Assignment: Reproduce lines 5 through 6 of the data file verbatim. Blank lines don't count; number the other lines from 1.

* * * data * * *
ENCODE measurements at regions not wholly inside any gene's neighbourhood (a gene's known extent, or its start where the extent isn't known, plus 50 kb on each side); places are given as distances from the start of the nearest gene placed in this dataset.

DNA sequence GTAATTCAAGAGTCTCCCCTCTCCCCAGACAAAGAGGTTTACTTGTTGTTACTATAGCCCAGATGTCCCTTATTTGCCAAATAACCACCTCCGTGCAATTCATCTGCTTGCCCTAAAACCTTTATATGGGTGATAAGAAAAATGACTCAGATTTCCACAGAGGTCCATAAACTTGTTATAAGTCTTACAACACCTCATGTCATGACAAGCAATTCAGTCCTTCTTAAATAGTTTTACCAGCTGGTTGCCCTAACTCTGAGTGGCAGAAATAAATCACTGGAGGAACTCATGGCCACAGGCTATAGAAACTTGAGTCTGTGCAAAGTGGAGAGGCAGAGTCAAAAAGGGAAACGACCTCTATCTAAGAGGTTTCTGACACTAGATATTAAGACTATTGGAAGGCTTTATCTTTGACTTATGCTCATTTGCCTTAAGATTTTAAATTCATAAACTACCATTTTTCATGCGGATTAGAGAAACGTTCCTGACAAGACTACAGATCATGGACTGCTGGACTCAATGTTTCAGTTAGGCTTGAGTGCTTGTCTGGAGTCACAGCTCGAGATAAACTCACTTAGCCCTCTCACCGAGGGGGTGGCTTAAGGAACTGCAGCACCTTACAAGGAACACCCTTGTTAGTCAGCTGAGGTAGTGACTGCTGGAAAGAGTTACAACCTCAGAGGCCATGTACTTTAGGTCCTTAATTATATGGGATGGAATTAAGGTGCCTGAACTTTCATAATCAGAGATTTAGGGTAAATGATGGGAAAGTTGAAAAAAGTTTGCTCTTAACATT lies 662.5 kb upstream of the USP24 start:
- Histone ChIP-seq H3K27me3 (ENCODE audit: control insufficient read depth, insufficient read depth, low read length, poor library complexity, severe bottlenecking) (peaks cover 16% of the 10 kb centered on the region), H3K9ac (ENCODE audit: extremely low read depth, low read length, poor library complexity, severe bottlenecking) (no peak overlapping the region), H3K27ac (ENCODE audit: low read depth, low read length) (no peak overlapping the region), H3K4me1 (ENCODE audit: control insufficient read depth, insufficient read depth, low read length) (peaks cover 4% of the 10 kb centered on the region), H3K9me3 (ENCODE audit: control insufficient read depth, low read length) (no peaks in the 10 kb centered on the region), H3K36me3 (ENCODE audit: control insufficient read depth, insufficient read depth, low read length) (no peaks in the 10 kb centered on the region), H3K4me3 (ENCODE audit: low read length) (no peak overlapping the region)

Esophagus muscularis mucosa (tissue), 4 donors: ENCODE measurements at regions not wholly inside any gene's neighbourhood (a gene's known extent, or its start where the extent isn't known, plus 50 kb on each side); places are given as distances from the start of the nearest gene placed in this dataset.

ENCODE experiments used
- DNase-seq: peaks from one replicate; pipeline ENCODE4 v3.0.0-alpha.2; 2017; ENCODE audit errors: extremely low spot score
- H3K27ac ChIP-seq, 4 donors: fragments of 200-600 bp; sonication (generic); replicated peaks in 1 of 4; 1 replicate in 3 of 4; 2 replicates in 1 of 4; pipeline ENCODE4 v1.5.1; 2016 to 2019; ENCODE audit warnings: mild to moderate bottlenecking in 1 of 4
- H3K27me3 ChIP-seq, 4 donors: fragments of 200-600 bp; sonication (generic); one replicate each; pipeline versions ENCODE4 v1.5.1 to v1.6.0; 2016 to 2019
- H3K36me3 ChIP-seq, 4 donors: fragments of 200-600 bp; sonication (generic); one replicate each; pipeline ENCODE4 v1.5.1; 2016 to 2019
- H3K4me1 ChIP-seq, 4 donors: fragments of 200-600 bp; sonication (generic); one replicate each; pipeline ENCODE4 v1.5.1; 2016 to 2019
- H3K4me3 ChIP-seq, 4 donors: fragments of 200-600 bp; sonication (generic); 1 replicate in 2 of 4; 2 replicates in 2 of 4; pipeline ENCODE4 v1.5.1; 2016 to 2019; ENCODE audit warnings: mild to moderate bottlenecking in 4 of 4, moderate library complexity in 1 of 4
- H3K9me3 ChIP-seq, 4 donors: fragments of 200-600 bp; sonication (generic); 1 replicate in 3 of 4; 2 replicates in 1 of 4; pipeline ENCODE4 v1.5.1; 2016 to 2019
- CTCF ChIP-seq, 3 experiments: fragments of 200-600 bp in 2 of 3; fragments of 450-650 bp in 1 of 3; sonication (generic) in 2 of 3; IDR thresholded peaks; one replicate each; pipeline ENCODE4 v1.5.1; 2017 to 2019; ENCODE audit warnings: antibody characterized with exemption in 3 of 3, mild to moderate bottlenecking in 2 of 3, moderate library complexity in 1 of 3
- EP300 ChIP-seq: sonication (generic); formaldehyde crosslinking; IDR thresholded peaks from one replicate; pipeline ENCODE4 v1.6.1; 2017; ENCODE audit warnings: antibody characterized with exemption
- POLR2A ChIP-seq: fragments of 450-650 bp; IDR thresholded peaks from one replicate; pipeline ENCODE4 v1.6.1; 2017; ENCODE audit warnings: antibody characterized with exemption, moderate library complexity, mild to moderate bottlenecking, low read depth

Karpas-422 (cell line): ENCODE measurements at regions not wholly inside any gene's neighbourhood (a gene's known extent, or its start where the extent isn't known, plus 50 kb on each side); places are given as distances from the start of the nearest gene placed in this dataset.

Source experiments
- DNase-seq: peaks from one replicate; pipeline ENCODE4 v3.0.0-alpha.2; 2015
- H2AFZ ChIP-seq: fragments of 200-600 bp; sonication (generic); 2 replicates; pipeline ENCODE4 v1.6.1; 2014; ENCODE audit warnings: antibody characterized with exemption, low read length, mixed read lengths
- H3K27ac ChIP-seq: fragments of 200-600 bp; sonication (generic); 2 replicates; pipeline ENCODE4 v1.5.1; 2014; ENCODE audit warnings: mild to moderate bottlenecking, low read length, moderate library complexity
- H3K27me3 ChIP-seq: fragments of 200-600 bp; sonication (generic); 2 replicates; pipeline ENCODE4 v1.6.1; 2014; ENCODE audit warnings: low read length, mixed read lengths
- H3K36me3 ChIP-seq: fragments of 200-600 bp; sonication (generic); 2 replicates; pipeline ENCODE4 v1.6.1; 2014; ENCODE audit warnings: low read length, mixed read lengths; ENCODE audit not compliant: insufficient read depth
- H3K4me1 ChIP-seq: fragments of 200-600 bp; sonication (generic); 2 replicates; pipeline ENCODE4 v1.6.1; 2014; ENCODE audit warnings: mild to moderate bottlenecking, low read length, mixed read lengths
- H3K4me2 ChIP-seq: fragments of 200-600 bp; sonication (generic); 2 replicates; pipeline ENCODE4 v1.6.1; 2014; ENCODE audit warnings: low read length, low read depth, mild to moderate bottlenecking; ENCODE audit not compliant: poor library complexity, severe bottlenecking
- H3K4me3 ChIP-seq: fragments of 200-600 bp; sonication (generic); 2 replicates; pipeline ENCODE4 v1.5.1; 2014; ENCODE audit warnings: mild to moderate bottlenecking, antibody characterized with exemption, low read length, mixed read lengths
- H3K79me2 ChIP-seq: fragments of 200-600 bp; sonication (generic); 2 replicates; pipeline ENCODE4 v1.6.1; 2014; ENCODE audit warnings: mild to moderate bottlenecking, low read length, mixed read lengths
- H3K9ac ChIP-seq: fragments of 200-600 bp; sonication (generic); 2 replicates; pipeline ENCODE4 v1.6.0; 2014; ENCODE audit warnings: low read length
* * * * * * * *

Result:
ENCODE experiments used
- DNase-seq: peaks from one replicate; pipeline ENCODE4 v3.0.0-alpha.2; 2017; ENCODE audit errors: extremely low spot score